Gary Knapp, President of the West Virginia Bear Hunters’ Association, was there Thursday evening to provide the hunter’s perspective on the issue that night. Knapp understands where the commission is coming from to a point.
"There are dogs I’m sure that never get off the leash or get any exercise. We don’t agree with those types of things. I don’t believe in being cruel to animals," says Knapp. "We have a large investment in our dogs. We take good care of them."
The law says dogs must be attended at all times when they are tethered. If they are left outside, they also must be left in 10′ by 10′ pens with adequate food, shelter, and water. Dogs also can’t be left out in extreme conditions.
However, Knapp fears the tethering ban will be the end of hunting with dogs in
Another man opposed to the law feels it was rushed through the commission. That’s even with four public hearings over the course of the summer.
Charlie Nichols of
"Even the commission in there didn’t know exactly what was in the latest revision of the ordinance," says Nichols.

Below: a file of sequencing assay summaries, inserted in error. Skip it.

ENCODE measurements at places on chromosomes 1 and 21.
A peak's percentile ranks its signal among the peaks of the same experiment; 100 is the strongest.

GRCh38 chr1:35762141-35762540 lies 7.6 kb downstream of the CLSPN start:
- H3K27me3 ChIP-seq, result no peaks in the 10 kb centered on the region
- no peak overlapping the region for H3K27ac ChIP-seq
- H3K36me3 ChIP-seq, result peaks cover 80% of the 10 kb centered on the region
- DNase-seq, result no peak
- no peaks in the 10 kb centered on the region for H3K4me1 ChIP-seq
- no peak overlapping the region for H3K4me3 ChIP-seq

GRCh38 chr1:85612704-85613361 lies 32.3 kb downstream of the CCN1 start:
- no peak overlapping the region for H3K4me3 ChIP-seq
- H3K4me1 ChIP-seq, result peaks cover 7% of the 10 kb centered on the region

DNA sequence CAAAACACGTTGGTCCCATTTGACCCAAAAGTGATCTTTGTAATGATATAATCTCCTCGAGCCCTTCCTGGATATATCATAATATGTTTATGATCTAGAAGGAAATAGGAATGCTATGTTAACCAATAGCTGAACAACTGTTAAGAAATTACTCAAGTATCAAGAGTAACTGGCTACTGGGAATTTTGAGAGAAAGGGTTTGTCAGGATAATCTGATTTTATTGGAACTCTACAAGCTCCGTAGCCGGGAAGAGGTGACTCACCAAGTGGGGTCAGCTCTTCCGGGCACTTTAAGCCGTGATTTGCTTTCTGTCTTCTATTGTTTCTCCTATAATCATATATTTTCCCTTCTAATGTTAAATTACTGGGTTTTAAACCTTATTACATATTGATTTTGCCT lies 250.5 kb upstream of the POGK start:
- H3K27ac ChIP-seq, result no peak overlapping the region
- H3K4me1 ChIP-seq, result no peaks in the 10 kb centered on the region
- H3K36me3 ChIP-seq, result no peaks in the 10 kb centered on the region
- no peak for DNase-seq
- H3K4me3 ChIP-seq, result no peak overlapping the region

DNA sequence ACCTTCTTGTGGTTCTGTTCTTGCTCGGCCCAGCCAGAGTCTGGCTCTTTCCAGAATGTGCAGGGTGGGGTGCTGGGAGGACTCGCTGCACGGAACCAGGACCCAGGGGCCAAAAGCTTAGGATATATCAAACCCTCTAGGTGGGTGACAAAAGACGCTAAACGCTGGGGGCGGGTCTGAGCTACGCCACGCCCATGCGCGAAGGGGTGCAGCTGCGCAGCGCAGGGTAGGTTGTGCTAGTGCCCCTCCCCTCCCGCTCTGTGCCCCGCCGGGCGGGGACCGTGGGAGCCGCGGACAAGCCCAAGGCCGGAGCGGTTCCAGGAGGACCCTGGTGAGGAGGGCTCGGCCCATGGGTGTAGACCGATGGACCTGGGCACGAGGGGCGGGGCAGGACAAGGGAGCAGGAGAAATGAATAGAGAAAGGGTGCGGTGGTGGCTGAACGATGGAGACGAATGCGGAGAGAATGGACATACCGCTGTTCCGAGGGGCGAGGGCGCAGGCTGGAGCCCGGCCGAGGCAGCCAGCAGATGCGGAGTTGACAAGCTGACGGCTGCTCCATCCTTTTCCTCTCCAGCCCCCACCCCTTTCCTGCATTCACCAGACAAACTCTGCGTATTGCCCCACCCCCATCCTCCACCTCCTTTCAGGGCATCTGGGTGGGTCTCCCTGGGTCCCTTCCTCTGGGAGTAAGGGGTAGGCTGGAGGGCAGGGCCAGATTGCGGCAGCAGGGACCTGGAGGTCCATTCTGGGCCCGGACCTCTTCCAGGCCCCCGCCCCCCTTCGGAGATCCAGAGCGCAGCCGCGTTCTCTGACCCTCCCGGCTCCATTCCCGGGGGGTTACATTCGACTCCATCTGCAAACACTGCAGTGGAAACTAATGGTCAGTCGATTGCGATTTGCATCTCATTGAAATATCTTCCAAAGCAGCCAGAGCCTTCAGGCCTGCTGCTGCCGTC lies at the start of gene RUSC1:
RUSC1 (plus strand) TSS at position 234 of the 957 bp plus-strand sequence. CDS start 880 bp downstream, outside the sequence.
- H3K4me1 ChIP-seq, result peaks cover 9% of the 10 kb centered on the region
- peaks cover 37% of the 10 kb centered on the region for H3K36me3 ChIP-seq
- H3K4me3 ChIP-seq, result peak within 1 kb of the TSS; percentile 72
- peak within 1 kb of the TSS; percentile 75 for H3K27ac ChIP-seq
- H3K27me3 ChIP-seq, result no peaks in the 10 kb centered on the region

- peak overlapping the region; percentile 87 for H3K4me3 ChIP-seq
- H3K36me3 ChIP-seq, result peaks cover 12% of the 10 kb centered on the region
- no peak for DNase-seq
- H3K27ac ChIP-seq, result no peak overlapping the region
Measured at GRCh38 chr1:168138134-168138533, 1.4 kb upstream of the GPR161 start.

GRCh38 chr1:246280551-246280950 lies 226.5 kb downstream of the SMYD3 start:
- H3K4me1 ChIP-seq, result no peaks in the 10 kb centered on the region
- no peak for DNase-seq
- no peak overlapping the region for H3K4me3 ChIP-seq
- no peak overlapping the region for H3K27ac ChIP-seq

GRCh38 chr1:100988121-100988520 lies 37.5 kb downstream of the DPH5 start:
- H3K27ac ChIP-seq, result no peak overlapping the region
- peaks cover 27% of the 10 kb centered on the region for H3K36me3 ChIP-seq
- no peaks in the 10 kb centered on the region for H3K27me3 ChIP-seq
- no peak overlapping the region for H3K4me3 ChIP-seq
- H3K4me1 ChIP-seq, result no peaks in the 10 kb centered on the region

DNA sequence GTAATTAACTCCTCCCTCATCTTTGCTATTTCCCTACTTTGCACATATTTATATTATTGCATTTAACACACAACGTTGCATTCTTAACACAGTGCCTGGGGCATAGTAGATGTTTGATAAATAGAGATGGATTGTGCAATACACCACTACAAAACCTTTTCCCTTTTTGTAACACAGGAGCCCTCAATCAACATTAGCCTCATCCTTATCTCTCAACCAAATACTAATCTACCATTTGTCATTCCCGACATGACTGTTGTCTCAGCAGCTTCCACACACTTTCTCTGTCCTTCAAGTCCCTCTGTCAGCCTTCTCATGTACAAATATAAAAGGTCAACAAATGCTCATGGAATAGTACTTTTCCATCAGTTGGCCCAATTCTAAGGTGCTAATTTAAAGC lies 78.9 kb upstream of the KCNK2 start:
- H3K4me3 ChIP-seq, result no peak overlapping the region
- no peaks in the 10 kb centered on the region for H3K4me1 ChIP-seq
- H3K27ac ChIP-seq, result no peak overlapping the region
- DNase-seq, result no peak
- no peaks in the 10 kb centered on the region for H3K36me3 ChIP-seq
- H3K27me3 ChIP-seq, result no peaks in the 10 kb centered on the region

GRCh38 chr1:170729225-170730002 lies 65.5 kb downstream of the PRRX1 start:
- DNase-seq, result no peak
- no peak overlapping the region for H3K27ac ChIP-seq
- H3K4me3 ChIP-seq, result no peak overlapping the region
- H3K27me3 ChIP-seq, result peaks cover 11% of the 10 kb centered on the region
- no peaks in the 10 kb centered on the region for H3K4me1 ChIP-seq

Nichols trains Britney bird dogs to hunt grouse, quail, and other fowl. He says the dog he purchased was raised in 4′ by 10′ pen with other pups and its mother which would violate the 10′ by 10′ rule.
However, there is a statute that allows an exemption for certain dogs at the humane officer’s discretion. Nichols says that statute is too open ended.
"If the humane officer’s had a bad day that day, are five beagles the correct size for that pen or if he’s feeling lenient to the land owner, is it three?" Nichols asks.
The ordinance only applies to the unincorporated areas of the county. A provision in the law allows municipalities to vote to adopt the tethering ban.